Back

Three Dos And Don’ts For Insurance Innovation (Part 1)

As seen on LifeHealthPro

The competency of innovation is about placing bets in a variety of places, with varying degrees of risk in each.

The competency of innovation is about placing bets in a variety of places, with varying degrees of risk in each.

 

The word innovation seems to be on the lips of many more insurance industry executives today than it was even three years ago. C-suite executives are declaring innovation to be a top priority, and many are taking steps to embed innovation into their organizations. If you are one of those people, this article is intended to help you learn from the experience of others.

What follows is a list of dos and their corresponding don’ts with an explanation or framework to help bring it to life.

(1) Do recognize that innovation is a new skill that needs to be built. Don’t assume that identifying the “out-of-the-box” thinkers is the answer.

According to Daniel Pink in his book “A Whole New Mind,” we’ve entered the Conceptual Age, wherein skills of creativity are at a premium. This is on the tail of the Information Age, when technological skill was the primary focus. While the need for innovation skill doesn’t negate the continued need for technological and information competency, we must recognize that the skills needed for innovation are lacking in large organizations.

People need to be trained in those skill areas. They include customer focus, collaboration, risk-taking and creative problem-solving. For your leaders, it also includes new kinds of leadership skills and experience with building out the innovation infrastructure. These new skills are different from those of yesterday and should be brought into an organization similar to the way that Stage-Gate or Six Sigma has been emphasized in the past.

(2) Do understand that innovation is about building and maintaining a portfolio of new ideas. Don’t make it about finding the next big idea.

It is important to recognize that the competency of innovation is about placing bets in a variety of places, with varying degrees of risk in each. We classify ideas into four categories based on how sure we are about the market need and how much of the capability to implement the idea already exists.

Each category has to be managed differently, budget decisions need to be made differently, and success is measured differently. The innovation leader’s job is to know when to invest more, stop investing or hibernate an idea — and how to invest the right amount to get to the next stage of understanding.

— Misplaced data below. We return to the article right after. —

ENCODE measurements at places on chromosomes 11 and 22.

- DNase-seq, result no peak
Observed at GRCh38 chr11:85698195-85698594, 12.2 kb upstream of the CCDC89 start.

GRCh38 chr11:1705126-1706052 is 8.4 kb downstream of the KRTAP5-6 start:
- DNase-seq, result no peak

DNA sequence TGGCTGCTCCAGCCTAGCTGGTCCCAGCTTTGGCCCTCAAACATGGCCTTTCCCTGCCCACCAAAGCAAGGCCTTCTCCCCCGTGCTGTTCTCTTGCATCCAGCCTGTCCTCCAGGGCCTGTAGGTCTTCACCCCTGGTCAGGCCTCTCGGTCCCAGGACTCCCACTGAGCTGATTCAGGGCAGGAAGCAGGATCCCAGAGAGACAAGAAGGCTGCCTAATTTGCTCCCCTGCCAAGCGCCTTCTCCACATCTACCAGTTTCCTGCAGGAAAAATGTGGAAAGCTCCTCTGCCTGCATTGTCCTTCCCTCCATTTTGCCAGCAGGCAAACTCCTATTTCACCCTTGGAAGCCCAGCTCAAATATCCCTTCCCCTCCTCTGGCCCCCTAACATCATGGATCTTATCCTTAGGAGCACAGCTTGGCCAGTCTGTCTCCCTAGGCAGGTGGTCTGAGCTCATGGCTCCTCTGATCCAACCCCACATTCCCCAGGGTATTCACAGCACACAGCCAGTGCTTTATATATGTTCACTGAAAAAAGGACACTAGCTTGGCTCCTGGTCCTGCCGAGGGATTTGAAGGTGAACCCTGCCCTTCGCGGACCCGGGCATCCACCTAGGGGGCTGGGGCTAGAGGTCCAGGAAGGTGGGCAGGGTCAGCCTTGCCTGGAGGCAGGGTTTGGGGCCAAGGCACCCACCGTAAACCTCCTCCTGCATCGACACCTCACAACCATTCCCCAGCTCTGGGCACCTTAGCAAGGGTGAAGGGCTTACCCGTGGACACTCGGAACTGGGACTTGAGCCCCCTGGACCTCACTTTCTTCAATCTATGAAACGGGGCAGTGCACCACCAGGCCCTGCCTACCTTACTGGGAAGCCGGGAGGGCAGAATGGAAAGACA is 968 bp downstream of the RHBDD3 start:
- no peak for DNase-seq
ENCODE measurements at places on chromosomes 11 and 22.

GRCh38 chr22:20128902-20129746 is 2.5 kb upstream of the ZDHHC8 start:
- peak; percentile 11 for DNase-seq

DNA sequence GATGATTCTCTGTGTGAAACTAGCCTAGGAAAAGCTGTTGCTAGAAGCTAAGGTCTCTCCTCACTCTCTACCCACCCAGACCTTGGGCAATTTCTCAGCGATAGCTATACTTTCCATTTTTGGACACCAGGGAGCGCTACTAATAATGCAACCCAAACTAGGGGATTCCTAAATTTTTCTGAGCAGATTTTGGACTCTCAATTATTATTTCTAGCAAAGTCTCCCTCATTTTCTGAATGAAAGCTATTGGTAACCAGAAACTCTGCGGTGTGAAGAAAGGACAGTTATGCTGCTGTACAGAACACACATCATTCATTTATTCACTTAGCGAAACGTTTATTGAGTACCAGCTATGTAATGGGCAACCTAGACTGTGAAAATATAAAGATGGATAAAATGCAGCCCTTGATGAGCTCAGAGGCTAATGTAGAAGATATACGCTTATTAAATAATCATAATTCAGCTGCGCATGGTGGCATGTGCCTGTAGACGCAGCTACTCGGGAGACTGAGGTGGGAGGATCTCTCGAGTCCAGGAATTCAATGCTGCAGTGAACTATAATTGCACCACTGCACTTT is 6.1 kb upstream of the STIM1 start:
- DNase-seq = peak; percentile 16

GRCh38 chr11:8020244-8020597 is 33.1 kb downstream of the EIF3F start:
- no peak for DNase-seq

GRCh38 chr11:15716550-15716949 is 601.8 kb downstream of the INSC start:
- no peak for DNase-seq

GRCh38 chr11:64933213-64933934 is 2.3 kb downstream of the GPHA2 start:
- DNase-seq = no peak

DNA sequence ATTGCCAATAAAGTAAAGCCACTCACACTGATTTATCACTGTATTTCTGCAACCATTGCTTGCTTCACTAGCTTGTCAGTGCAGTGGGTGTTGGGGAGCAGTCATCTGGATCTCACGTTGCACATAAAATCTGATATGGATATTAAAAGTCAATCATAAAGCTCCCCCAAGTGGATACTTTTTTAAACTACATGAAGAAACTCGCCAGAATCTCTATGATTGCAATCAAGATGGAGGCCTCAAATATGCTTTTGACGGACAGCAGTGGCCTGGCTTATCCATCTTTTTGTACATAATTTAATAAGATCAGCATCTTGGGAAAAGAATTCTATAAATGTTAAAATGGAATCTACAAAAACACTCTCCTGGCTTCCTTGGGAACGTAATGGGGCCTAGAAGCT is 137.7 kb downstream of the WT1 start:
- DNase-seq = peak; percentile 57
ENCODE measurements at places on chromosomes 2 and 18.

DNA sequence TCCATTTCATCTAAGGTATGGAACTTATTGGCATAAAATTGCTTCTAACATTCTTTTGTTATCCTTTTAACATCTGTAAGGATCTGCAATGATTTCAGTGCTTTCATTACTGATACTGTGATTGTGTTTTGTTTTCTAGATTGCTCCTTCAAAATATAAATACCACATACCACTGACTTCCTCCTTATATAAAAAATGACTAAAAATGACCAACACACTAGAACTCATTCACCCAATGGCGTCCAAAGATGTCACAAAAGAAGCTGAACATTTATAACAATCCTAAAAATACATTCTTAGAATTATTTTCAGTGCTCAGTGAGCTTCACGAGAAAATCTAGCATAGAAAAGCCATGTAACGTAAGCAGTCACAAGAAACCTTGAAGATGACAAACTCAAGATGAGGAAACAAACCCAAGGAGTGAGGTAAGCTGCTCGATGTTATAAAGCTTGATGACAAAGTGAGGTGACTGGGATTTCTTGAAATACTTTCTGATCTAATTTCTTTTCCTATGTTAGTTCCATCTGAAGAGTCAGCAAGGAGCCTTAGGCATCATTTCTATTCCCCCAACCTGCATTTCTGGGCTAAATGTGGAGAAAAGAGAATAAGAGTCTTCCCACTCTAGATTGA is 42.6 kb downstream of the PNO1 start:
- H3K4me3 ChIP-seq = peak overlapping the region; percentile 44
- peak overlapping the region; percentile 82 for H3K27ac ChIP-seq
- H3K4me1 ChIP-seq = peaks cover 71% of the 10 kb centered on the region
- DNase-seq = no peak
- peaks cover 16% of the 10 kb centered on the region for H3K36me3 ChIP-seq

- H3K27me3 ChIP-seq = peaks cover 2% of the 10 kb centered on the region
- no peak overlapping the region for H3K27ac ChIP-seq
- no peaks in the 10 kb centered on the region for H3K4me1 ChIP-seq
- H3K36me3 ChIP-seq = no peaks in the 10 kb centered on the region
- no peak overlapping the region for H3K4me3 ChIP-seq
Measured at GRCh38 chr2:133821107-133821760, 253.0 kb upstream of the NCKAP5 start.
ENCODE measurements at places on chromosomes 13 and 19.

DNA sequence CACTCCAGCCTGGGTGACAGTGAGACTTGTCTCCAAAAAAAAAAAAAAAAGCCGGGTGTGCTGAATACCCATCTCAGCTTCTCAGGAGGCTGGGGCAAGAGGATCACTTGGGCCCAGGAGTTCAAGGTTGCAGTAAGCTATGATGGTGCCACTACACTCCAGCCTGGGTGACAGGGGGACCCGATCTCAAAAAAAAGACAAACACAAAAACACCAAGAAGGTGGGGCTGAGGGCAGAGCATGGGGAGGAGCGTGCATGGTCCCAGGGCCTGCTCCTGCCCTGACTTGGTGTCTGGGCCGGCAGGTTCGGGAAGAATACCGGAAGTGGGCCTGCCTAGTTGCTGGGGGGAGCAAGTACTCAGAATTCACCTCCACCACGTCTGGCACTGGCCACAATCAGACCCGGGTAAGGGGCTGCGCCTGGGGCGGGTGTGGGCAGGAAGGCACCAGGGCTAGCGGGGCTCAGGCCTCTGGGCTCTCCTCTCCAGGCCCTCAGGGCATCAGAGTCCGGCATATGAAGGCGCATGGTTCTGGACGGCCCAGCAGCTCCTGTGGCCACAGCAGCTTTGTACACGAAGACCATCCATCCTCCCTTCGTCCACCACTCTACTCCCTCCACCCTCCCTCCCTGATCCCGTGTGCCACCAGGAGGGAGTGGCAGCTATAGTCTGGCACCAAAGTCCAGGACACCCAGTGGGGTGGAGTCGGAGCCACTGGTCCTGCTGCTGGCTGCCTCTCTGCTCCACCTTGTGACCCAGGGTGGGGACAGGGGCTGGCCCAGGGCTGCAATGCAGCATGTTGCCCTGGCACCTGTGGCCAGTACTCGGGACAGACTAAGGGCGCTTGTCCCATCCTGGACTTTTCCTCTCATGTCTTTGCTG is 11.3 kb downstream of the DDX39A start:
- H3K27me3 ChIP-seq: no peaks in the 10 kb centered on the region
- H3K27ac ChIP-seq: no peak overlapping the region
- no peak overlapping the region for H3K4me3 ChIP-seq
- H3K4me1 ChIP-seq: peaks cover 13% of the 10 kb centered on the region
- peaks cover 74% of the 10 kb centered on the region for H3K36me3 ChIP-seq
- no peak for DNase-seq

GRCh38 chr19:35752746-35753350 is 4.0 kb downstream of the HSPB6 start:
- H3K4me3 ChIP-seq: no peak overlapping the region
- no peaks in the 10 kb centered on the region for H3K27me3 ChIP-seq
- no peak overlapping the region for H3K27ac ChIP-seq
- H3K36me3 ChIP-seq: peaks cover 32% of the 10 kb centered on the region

A portfolio approach, similar to an investment portfolio, is about diversification. That means knowing that some ideas will fail and others will succeed; but on the whole, the approach will grow the company’s revenues over time.

(3) Do dedicate the right resources to innovation. This includes both people and budget. Don’t assume you can take a handful of people and make innovation 20 percent of their job and ask them to sell innovation to business unit leaders.

Innovation requires a different kind of focus than that of running an existing business. While it is unrealistic (and unnecessary) to dedicate a large team to innovation, it is important to dedicate a leader and a small team (say two to three) to set up the innovation priorities and infrastructure and build out the portfolio.

They should bring in subject matter expertise from the businesses, with some of those folks partly dedicated to innovation. This team should also be given a budget to work with, not just to pay their salaries, send them to innovation conferences, and do site visits to innovative companies. The team should actually prototype and launch new ideas.

Yes, that means millions of dollars. Understandably, millions can’t come from the air. It is helpful to think about innovation as feeding the future of what you will market and how you go to market. Therefore, a logical place to shift budget dollars is from marketing/advertising, strategy/acquisitions and research/product development. These budgets are typically substantial, and repositioning even 10 percent gives the innovation team the power to succeed. Additionally, business unit leaders are more likely to co-create with the innovation team rather than do their own thing.

Next month’s column will feature a few more dos and don’ts. If you are looking for more in the meantime, check out this video.

Speaker Kits: videos and brochures